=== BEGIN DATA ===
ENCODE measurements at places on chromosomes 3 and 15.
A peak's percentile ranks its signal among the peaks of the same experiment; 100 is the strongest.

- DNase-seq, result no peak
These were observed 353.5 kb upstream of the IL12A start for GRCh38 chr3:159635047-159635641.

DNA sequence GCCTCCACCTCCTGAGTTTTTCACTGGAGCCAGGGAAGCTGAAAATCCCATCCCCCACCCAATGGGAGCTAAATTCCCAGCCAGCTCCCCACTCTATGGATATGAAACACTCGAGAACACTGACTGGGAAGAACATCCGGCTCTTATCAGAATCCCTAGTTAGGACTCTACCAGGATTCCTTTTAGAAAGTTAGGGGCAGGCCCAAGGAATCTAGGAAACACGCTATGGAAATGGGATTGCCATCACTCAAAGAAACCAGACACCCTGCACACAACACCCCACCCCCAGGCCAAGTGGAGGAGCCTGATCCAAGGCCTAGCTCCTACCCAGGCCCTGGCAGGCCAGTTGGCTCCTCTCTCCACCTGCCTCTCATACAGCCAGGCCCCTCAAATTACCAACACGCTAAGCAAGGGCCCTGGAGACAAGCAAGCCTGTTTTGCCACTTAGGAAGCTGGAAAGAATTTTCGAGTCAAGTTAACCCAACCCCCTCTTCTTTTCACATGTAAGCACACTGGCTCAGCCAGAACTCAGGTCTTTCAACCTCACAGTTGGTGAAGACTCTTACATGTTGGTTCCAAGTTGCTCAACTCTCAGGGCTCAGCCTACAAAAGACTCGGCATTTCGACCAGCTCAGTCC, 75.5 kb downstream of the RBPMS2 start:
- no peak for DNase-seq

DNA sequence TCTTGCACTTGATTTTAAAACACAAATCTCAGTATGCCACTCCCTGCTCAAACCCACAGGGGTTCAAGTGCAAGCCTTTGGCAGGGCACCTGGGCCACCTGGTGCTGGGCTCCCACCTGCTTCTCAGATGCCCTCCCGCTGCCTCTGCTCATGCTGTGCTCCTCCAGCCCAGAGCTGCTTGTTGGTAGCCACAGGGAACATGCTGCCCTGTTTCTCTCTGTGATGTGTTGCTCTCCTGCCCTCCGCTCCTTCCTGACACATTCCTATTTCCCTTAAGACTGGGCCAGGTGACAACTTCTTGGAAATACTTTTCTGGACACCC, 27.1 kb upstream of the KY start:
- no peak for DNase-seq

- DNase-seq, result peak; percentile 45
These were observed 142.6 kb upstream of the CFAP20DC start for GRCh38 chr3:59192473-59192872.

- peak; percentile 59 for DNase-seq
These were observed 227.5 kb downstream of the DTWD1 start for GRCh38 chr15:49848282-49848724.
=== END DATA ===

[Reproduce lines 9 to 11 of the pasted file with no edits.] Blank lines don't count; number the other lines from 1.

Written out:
- DNase-seq, result peak; percentile 45
These were observed 142.6 kb upstream of the CFAP20DC start for GRCh38 chr3:59192473-59192872.

- peak; percentile 59 for DNase-seq